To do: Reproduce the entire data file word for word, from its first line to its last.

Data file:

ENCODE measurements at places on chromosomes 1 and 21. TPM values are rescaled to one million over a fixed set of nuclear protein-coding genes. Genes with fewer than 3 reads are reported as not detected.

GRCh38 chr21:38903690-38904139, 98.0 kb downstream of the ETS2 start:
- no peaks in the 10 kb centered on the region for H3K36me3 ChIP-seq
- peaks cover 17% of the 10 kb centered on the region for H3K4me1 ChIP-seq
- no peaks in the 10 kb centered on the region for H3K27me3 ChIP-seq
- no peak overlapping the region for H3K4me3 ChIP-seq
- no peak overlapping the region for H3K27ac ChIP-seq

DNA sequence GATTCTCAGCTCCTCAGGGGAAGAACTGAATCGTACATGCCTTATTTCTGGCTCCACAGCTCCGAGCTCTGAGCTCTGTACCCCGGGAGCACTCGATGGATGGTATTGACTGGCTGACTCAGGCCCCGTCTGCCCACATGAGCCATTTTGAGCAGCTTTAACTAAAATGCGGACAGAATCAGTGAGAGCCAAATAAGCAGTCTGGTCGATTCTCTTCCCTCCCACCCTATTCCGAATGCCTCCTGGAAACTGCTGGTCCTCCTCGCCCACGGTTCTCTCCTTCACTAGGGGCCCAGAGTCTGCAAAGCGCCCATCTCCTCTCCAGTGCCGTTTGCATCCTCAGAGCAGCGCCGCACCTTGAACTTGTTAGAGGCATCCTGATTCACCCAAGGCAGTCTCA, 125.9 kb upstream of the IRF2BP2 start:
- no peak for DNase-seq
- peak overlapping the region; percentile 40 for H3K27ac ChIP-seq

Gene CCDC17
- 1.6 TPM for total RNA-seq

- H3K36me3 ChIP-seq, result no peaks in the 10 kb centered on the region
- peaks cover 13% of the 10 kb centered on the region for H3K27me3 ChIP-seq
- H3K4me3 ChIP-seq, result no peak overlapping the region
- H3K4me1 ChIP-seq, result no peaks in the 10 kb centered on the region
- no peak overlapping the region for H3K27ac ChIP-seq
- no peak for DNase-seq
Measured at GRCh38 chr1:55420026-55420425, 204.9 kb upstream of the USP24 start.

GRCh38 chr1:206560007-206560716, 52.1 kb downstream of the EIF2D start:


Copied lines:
ENCODE measurements at places on chromosomes 1 and 21. TPM values are rescaled to one million over a fixed set of nuclear protein-coding genes. Genes with fewer than 3 reads are reported as not detected.

GRCh38 chr21:38903690-38904139, 98.0 kb downstream of the ETS2 start:
- no peaks in the 10 kb centered on the region for H3K36me3 ChIP-seq
- peaks cover 17% of the 10 kb centered on the region for H3K4me1 ChIP-seq
- no peaks in the 10 kb centered on the region for H3K27me3 ChIP-seq
- no peak overlapping the region for H3K4me3 ChIP-seq
- no peak overlapping the region for H3K27ac ChIP-seq

DNA sequence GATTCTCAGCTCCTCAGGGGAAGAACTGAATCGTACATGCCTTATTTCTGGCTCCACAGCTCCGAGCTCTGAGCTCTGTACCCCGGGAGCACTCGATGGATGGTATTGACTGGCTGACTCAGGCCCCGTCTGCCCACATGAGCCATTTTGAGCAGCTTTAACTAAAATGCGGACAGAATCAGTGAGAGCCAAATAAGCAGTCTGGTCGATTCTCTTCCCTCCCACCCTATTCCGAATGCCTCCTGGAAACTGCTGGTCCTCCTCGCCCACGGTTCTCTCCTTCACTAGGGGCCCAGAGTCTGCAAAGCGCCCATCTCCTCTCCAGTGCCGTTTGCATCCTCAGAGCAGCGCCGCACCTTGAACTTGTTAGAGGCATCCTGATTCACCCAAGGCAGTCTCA, 125.9 kb upstream of the IRF2BP2 start:
- no peak for DNase-seq
- peak overlapping the region; percentile 40 for H3K27ac ChIP-seq

Gene CCDC17
- 1.6 TPM for total RNA-seq

- H3K36me3 ChIP-seq, result no peaks in the 10 kb centered on the region
- peaks cover 13% of the 10 kb centered on the region for H3K27me3 ChIP-seq
- H3K4me3 ChIP-seq, result no peak overlapping the region
- H3K4me1 ChIP-seq, result no peaks in the 10 kb centered on the region
- no peak overlapping the region for H3K27ac ChIP-seq
- no peak for DNase-seq
Measured at GRCh38 chr1:55420026-55420425, 204.9 kb upstream of the USP24 start.

GRCh38 chr1:206560007-206560716, 52.1 kb downstream of the EIF2D start: